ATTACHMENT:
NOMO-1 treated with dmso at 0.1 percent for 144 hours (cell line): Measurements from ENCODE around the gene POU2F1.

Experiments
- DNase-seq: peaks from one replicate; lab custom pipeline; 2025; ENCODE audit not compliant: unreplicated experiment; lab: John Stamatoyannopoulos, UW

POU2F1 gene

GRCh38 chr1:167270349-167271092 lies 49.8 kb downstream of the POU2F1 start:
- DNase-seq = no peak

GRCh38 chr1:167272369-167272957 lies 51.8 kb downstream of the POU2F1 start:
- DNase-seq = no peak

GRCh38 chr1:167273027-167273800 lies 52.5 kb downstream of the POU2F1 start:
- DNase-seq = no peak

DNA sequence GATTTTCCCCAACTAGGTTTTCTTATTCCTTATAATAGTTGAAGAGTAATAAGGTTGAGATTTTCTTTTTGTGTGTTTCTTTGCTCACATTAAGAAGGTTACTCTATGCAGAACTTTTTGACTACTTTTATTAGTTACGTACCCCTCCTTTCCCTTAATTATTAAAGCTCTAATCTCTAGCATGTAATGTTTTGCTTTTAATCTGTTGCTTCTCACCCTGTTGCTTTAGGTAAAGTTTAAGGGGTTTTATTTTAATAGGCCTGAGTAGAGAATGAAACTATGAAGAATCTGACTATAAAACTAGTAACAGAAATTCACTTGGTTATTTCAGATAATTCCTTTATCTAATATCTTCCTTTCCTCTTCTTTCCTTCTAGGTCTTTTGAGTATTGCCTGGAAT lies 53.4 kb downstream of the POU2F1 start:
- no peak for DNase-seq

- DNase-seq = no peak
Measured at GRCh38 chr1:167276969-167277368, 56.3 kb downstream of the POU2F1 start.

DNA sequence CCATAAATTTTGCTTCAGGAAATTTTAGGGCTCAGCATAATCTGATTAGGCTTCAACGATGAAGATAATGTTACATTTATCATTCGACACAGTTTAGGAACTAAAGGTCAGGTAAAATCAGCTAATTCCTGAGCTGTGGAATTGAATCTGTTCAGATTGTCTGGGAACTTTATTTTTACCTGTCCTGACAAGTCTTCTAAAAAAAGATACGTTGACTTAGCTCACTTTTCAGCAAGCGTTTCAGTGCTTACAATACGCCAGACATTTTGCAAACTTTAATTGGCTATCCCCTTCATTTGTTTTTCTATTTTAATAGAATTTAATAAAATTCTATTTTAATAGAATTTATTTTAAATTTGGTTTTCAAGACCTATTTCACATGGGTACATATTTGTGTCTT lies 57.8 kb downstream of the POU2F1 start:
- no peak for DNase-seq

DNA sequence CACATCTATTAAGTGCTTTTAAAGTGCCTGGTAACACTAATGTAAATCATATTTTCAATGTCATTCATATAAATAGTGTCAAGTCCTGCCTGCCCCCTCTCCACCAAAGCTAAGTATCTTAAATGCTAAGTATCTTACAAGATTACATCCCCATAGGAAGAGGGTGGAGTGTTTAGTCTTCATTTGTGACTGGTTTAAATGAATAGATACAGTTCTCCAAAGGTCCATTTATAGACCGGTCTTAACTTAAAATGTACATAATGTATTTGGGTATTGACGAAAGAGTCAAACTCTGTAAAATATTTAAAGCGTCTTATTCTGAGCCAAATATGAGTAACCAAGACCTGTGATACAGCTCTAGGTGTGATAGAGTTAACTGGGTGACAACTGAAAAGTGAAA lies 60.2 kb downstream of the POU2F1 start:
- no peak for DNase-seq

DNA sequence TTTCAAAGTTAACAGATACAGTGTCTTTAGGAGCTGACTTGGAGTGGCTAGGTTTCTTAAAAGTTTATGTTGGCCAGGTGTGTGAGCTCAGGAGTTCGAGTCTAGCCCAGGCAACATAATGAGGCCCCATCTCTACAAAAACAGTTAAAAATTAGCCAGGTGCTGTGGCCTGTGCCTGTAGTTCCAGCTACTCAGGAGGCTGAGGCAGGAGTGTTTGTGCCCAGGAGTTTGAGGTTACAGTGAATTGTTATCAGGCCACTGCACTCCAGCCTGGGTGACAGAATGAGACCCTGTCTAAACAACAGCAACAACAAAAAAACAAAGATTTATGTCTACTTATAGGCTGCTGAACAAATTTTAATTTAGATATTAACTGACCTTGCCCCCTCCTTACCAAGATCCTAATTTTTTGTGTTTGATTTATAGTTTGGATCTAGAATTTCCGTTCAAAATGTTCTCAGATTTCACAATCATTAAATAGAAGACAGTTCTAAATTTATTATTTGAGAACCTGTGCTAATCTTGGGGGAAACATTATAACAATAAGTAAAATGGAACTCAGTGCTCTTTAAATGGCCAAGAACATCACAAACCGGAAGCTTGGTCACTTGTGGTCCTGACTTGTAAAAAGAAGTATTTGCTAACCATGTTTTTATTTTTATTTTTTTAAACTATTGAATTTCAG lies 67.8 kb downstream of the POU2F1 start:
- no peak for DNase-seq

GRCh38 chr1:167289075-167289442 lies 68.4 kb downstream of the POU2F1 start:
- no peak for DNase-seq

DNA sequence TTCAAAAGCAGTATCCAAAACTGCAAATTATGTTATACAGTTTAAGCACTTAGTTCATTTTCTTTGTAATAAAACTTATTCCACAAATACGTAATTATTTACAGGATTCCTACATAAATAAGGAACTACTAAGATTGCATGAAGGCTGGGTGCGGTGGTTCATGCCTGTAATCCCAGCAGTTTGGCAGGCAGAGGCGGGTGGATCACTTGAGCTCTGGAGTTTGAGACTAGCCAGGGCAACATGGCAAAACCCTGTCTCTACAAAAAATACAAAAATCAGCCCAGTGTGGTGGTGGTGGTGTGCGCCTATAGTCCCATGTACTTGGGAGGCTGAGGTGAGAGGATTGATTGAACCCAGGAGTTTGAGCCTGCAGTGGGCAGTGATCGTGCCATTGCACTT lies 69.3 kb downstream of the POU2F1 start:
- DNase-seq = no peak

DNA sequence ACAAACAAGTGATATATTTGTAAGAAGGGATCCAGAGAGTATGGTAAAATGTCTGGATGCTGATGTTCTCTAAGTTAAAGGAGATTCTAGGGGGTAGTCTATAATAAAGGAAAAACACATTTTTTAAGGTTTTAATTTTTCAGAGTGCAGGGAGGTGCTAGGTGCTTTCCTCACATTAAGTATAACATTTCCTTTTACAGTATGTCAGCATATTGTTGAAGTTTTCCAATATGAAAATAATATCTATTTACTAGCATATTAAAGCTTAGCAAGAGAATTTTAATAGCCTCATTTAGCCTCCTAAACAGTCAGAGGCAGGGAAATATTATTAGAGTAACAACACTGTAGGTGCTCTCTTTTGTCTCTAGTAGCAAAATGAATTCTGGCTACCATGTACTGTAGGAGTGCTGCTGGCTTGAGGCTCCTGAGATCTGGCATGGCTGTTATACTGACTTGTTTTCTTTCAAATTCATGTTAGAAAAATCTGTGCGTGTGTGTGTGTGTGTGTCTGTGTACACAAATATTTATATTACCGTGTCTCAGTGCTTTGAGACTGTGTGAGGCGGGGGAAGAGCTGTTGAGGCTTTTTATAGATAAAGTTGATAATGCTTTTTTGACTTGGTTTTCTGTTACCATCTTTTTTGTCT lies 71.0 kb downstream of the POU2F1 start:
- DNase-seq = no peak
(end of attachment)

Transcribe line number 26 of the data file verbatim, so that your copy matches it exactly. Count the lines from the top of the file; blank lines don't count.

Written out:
- DNase-seq = no peak